EZ Drummer Expanders
I've been a big fan of EZ Drummer ever since it first appeared, not because it offers the most comprehensive library of sampled drum sounds around, but because it doesn't. EZ Drummer is a spin-off from the gloriously realistic-sounding DFH Supreme software drum instrument, but DFH Supreme takes up a lot of drive space and can be intimidating to use. EZ Drummer, on the other hand, offers a fantastically intuitive user interface, based around two main windows (the drum kit view and the mixer). Its sound library is essentially a single drum kit, but you have the ability to alter a few components, or change kick beaters. You also get a drag-and-drop library of MIDI drum grooves that are genuinely useful in a musical context. All the drums and cymbals are well recorded, generously multisampled and can be modified by using the mixer to change the amount of overhead mic level or room mic level, as well as having individually adjustable mics for the top and bottom of the snare drum. Getting a first-class studio drum sound is really simple — you simply call up EZ Drummer (as an AU or VST plug-in for either Mac or PC) and then start hitting keys. The mapping is able to operate in the General MIDI standard, even though you may find some extra sounds and articulations by stepping outside of it, and the whole installation takes up less than 1.5GB of drive space. The output can be stereo or multi-channel.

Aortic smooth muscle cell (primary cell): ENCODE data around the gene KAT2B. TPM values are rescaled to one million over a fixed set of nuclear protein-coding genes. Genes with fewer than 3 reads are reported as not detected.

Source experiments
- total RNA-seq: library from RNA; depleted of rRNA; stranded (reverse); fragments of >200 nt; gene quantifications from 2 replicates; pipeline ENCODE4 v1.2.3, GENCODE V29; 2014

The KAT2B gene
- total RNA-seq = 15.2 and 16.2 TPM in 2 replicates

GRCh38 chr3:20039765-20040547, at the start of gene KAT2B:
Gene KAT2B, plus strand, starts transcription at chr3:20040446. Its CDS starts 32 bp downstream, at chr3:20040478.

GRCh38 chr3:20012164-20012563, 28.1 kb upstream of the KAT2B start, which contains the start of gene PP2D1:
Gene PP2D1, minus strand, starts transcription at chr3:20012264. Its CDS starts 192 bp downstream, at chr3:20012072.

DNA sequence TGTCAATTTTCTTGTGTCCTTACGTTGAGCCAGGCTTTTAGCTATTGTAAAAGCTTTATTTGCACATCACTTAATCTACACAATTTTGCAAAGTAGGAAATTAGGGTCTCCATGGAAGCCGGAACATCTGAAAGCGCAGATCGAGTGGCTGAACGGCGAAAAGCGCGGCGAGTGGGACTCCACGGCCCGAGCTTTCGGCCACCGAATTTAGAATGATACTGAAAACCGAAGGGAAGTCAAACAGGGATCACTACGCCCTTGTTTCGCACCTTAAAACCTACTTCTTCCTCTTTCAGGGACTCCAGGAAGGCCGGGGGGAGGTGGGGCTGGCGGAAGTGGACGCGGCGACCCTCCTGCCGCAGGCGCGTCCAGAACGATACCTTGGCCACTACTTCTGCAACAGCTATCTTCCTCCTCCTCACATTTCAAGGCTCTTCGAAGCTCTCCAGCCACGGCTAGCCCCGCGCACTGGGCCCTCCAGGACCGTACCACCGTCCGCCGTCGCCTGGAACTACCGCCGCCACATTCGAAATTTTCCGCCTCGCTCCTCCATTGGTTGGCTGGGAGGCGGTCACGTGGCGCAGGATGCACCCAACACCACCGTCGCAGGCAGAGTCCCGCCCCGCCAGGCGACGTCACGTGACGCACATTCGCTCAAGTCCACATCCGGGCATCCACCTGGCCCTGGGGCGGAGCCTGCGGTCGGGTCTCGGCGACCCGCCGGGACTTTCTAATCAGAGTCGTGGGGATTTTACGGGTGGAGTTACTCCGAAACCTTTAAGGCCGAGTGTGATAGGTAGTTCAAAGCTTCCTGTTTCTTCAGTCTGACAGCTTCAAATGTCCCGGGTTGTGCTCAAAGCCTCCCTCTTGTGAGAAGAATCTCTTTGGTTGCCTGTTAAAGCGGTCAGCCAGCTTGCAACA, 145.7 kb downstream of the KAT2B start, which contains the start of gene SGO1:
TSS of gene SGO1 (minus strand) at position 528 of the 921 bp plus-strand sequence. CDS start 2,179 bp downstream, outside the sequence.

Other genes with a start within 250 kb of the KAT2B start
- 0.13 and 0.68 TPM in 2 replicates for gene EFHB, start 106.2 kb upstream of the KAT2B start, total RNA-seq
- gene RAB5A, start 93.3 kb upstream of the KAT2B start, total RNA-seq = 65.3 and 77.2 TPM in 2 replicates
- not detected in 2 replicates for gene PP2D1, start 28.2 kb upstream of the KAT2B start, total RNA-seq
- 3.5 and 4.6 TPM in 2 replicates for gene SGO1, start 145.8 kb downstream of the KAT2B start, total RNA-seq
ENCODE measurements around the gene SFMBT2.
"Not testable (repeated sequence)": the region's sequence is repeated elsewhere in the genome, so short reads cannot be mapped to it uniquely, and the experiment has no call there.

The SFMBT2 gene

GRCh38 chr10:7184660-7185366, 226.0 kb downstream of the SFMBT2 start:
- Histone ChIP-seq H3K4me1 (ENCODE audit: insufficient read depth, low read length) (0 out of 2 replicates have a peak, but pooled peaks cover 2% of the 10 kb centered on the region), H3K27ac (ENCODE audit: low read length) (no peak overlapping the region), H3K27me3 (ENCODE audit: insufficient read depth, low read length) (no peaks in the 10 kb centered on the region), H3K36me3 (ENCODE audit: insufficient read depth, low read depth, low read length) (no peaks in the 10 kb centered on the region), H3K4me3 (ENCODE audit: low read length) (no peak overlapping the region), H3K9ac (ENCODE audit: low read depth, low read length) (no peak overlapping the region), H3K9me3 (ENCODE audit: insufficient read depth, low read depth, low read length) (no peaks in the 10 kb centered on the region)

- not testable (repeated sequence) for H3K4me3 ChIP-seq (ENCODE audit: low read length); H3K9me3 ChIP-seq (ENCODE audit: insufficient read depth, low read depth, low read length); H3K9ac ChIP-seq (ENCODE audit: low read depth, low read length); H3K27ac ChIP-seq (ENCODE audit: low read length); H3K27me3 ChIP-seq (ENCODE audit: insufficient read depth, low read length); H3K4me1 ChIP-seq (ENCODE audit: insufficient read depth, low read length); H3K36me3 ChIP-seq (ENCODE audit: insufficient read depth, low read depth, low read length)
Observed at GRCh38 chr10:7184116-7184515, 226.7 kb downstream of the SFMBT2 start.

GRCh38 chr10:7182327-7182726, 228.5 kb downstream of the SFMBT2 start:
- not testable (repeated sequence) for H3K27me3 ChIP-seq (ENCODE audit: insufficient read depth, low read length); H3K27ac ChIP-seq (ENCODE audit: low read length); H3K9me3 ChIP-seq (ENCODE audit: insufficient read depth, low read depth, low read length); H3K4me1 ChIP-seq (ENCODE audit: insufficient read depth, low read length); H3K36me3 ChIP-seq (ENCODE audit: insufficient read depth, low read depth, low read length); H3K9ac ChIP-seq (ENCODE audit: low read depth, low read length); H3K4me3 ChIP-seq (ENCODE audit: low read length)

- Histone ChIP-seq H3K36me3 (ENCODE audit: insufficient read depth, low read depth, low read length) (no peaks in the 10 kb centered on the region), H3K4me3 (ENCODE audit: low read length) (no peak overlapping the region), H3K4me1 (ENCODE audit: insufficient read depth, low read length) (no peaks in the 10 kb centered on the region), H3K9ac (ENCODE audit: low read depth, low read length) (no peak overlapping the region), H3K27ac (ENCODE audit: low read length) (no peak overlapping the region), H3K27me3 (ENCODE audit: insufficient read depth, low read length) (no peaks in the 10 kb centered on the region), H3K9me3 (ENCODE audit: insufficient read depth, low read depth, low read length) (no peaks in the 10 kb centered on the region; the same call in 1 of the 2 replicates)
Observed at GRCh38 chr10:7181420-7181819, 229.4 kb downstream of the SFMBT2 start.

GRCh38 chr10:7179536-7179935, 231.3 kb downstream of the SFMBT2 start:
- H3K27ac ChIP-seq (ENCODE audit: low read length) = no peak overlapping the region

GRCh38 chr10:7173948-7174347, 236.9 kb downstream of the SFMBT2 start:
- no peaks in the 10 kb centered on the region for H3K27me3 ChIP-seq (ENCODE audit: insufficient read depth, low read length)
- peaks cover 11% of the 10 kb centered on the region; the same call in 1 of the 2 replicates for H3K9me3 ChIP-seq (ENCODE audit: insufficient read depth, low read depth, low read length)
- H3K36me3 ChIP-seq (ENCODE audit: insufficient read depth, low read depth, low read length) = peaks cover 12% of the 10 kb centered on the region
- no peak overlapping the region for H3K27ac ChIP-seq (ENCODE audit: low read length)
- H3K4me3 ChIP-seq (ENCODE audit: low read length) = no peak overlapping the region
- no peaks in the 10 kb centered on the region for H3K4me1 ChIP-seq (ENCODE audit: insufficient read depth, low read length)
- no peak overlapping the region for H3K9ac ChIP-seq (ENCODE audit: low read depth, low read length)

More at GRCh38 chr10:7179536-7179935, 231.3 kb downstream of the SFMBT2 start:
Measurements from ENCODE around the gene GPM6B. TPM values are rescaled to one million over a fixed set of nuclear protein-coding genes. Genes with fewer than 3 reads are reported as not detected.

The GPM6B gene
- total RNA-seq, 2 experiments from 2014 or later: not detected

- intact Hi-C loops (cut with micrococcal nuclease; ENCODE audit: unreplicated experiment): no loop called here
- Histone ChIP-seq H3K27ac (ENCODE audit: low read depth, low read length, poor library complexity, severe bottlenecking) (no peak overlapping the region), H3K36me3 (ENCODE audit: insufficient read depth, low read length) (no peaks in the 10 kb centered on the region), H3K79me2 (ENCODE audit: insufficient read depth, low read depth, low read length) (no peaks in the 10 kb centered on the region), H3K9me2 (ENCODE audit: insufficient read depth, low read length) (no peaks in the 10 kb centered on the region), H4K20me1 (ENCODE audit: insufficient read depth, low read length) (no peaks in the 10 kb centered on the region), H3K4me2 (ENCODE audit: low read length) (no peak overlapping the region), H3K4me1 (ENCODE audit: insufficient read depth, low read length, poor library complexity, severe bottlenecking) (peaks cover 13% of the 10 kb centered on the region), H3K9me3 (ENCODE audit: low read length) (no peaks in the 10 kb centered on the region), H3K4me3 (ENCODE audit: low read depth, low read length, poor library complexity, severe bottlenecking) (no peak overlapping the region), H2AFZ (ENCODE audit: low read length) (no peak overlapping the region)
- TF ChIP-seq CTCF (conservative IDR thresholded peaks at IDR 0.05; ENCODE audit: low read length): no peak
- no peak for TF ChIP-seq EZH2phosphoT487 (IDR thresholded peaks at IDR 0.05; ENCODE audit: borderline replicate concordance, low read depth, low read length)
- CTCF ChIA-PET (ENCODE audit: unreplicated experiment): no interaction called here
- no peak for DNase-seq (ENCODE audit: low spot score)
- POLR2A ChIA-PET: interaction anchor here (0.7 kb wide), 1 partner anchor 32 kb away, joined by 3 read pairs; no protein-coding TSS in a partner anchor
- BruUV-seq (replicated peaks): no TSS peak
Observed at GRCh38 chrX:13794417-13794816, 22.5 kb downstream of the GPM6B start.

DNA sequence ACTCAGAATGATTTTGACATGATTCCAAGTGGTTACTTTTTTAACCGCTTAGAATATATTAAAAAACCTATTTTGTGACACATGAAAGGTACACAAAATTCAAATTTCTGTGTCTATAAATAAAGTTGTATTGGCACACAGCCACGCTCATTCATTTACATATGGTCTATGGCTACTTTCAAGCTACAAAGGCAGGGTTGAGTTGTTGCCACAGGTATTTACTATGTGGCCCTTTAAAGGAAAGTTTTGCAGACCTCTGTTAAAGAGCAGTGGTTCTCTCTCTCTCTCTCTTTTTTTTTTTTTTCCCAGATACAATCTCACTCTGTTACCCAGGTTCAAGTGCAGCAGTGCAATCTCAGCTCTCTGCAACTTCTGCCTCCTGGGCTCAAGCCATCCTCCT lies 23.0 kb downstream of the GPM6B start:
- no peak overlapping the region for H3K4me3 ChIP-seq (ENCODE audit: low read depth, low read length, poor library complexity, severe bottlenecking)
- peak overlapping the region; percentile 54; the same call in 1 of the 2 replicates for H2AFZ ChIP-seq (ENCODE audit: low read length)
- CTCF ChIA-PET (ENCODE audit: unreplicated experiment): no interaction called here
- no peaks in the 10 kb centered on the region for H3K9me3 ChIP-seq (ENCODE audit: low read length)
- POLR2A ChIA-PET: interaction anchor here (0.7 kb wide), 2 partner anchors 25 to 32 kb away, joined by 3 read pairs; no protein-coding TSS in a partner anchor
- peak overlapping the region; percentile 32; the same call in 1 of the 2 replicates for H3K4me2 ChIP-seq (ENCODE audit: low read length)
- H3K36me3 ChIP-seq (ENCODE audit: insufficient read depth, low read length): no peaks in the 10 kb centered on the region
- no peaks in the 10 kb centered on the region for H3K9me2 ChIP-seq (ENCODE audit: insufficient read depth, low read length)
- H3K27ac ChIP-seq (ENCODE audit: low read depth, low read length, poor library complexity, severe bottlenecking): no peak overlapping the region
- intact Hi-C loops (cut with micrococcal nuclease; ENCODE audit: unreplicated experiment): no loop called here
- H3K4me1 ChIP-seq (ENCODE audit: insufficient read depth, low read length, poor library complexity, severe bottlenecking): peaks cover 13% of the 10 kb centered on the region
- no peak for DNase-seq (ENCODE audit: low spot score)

Now Toontrack have started releasing EZX expander drum kits that can be loaded into EZ Drummer, all with the same visual kit type of interface where you can click on the various components to audition the sounds. Each expansion kit takes up around 1GB of drive space or less, and when loaded into RAM, most are under 300MB.
The first of these that I tried was the Vintage Rock kit, a very basic Ludwig two-tom kit with Zildjian and Paiste cymbals, plus a choice of substituting a Slingerland Radio King snare for the Ludwig B/O Supraphonic, which itself comes with a choice of two tunings. The whole kit also has stick and brush options, but the real appeal of this kit is its authentic '60s sound, which is much warmer and less penetrating than anything normally used today. Think early Beatles and you won't be far off the mark. In the mixer section you can add overhead and room mics as normal, but there's also a compressed room fader that adds a truly huge, brash edge to the sound. Once you get used to the fact that this kit is supposed to sound old and dated, it really is a marvellous thing and, like the standard kit, it has more than enough velocity layers and long enough cymbal decays to make you believe the dynamics are real.
Next out of the box was Drumkit From Hell, a sound set that harks back to the early days of DFH, and which is based around a hybrid kit comprising Sonor toms, a choice of Ayotte, Ludwig or Pearl snare, and a choice of Sonor kick drums with various beaters, or a Ludwig kick with a felt beater. The kit may look as though it has two kick drums but they both seem to play the same sample set, and for some choices only the right-hand one operates. This monster of a kit has five toms and 11 cymbals (not counting the hi-hats) and has a wonderfully bright but punchy rock sound to it, with bags of dynamics. Once again, the mixer has that extra compressed room option for recreating those Phil Collins moments — though it's a pity they didn't include a gate as well, for the whole gated room effect. The choice of cymbals is fantastic, from tiny splashes to Chinese, and many of these allow you to choose from two or three options via the pull-down menu that appears when you click the arrow key at the bottom of a cymbal or drum head.